Reading a Paul Auster novel is something like listening to a well-orchestrated, multi-layered musical composition where certain melodies and motifs recur with substantial elaboration and variation. He is one of our very best writers and his newest, Sunset Park, like many of his books, reflects back to us a great deal about how we live today. It is “up-to-the-moment” current, the protagonist, Miles Heller, being employed by a South Florida realty company (for part of the novel) as a “trash-out” worker who cleans out repossessed homes that are usually left in awful shape by their former inhabitants. Miles has a somewhat fetishistic compulsion to photograph the forgotten possessions, the abandoned things that have been left behind, and his large collection of digital photos of these objects comprise one of the many lists of contemporary artifacts that Auster constructs throughout the book. It includes pictures of “books, shoes, and oil paintings, pianos and toasters, dolls, tea sets and dirty socks, televisions and board games, party dresses and tennis racquets, sofas, silk lingerie, caulking guns, thumbtacks, plastic action figures, tubes of lipstick, rifles, discolored mattresses, knives and forks, poker chips, a stamp collection, and a dead canary lying at the bottom of its cage.”

Sunset Park is a different type of story, and in some ways it felt more like an intense character study. Its central character is Miles Heller, age 28, an intelligent, but directionless, Brown University dropout, who has been estranged from his family for a number of years. Miles has been harboring guilt over his part in an accident which took the life of his step-brother, Bobby, and which has torn his family apart. Miles father owns a struggling book publishing company in New York, his step-mother is an English professor, and his mother, an actress in the city. In Florida, Miles has been getting by odd jobs in Florida cleaning up foreclosed homes during the housing crisis, while trying to keep his relationship with Pilar, a quiet under-aged teenager.


Soon after tempers flare with the family of his girlfriend, Miles hears from his old friend, Bing Nathan in New York. Miles boards a bus and heads back to Brooklyn. Bing is a man who detests technology and runs a shop called “The Hospital of Broken Things”, where forgotten things of the past, like broken manual typewriters, old radios etc. get repaired. When Bing invites Miles to become a squatter in an empty apartment in the Sunset park section of Brooklyn, he joins him along with two women: Alice Bergstrom, who works part-time while working on her dissertation, and Ellen Brice, a unsuccessful real-estate agent, obsessed with the human body, who wants to be an artist.

Art and Literature bind Auster’s characters into a subset of Americana adrift and in search of moorings. As each character — mother, father, son, underage lover, coconspirator, childhood paramour — moves through dilemmas and confrontations — questions of self worth, gender, sexuality, ambition, procreation, death, global politics, and so on — to arrive at moments of clarity, compassion, self awareness and self liberation, armed for the good fight in the face of whatever the future might deliver next.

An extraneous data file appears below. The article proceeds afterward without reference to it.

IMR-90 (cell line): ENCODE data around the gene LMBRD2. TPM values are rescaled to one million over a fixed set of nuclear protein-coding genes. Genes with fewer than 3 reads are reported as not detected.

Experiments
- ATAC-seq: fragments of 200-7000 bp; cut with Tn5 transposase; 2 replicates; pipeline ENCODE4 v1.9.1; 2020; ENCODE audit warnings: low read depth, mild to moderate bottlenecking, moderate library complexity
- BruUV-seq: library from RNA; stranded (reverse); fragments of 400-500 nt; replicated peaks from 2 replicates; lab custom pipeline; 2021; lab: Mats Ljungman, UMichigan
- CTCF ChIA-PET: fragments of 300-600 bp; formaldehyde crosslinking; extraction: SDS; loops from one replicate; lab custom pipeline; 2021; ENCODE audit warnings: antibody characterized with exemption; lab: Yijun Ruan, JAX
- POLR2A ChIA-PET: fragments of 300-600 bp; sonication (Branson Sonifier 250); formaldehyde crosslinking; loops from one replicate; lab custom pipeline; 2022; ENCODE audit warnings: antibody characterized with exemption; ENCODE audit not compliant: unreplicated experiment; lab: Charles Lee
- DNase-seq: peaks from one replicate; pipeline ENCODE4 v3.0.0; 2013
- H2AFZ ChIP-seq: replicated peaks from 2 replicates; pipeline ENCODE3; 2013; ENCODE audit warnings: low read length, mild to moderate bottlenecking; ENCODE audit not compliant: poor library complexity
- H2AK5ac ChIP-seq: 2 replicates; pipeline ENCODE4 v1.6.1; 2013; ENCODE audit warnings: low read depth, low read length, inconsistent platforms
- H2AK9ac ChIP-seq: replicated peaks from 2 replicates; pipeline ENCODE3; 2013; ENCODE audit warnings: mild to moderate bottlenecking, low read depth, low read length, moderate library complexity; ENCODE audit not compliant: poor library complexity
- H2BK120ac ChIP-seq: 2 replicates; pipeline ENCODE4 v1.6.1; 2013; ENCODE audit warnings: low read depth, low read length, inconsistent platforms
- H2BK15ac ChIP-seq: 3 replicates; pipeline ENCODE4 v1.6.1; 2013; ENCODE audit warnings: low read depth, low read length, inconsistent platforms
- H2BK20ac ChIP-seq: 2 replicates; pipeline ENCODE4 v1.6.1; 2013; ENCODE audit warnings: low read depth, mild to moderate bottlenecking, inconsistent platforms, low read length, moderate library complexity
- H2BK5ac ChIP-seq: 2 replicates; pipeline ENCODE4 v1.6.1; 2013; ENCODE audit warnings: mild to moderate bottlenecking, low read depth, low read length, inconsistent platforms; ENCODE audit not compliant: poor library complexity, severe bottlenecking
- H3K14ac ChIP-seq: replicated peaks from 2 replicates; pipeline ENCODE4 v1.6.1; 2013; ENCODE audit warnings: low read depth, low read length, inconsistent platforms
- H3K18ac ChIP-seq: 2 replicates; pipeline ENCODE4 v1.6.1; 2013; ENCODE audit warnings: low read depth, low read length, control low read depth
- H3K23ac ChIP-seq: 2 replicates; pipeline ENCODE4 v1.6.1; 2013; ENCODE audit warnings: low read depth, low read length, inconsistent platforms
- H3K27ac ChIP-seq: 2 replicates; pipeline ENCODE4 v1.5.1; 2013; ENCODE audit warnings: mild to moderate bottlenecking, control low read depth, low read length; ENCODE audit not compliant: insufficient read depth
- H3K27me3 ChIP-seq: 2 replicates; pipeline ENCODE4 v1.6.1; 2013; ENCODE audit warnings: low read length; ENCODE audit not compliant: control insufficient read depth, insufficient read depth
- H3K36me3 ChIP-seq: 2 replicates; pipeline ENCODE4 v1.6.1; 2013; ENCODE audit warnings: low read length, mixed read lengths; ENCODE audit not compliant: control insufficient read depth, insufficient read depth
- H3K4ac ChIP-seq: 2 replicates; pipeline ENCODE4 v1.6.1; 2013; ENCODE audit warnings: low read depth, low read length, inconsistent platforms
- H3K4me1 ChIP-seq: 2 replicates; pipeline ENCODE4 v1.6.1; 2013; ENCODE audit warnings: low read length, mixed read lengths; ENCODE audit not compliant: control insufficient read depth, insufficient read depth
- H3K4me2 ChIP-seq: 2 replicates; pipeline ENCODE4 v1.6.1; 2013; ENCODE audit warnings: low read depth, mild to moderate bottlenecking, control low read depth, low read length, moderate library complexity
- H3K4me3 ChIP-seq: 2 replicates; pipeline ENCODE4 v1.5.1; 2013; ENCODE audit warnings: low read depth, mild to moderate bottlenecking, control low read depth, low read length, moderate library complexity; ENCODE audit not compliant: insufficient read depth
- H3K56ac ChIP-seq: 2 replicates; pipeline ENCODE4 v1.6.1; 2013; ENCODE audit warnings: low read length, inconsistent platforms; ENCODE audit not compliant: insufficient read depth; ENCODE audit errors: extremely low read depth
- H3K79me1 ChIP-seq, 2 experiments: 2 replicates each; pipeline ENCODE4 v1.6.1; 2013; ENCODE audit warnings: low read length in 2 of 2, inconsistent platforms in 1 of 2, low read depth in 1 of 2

Auster loosely integrates these individual narratives into a fluid mythic context: Hollywood, in the form of William Wyler’s sentimental 1946 “The Best Years of Our Lives” which follows three World War II veterans return home to discover that they and their families (not to mention their nation 60 years later) have been irreparably changed. (Jung’s myth of the returning hero gone awry.) Auster’s contemporary characters engage the film and live out post-war angst, and post-cold war decline, into a state of lingering ennui at the end of empire today.

There’s a deeper mythology at work in Sunset Park, the exhausted spiritual state of existential reality as Samuel Beckett explored it, before the rest of us were even “born into it”. Auster’s lead character’s estranged mother, for example, is a successful aging film actress returned to the city to appear in the role of her career as Winnie in a new production of Beckett’s stark and challenging “Happy Days.” Sunset Park’s mythic context sifts through the last half century from the failed returning hero, into Beckett’s post-apocalyptic landscape of endless contemplation and anxiety, armed with nothing but logic, cunning, and language. Another contextual level is the everyday mythology of baseball heroes, discussed endlessly between generations, as well as food and popular celebrity which provide connective tissue to hold contemporary culture at least conversationally in place.

Like, “The Hospital for Broken Things”, the characters in Sunset Part are a collection of “broken souls” struggling to find a place in this world, haunted in some way by their damaged past. At times the story seemed conveniently, contrived, and the narrative without direction, yet the characters and their issues seemed very genuine. I thought the contemporary post-recession time frame was perfect as well. In the end, some things were left unresolved, leaving me with unanswered questions, and curious as to whether this was unintentional or whether Auster has a sequel in the works.

Sunset Park is a coming-of-age story. It shows young men and women struggling to cope with and grow up from the wounds of early life, to take a hint from one of the novel’s early passages. For though Miles is its main protagonist, the story revolves from one of the squat’s inhabitants to another and, skipping a difficult-to-bridge gap, to the generation above. But Auster’s latest novel also is about recession America. Waste and reclamation are everywhere present, from Miles’s job at the beginning of the story, to Bing’s store for repairing broken typewriters and record-players, to the house in Sunset Park itself. The constant need for money, the need to deal with bare essentials, are of course favourite Auster tricks to highlight, by contrast, his characters’ dilemmas.

But this novel is also the closest Auster has come to making a statement about America in the present, rather than in the abstract sense. Sunset Park is an American novel as well as the more typical metaphysical rumination. And this makes it something new to the Auster collection. Even if old themes such as homelessness (Moon Palace, City of Glass, The Music of Chance) remain present in Sunset Park, its cautious optimism, its preparedness to see light as well as dark, its greater realism make it something different. This is both a classic Auster novel and a new, intriguing departure.

Sunset Park; Auster, Paul; Henry Holt and Co; $25.00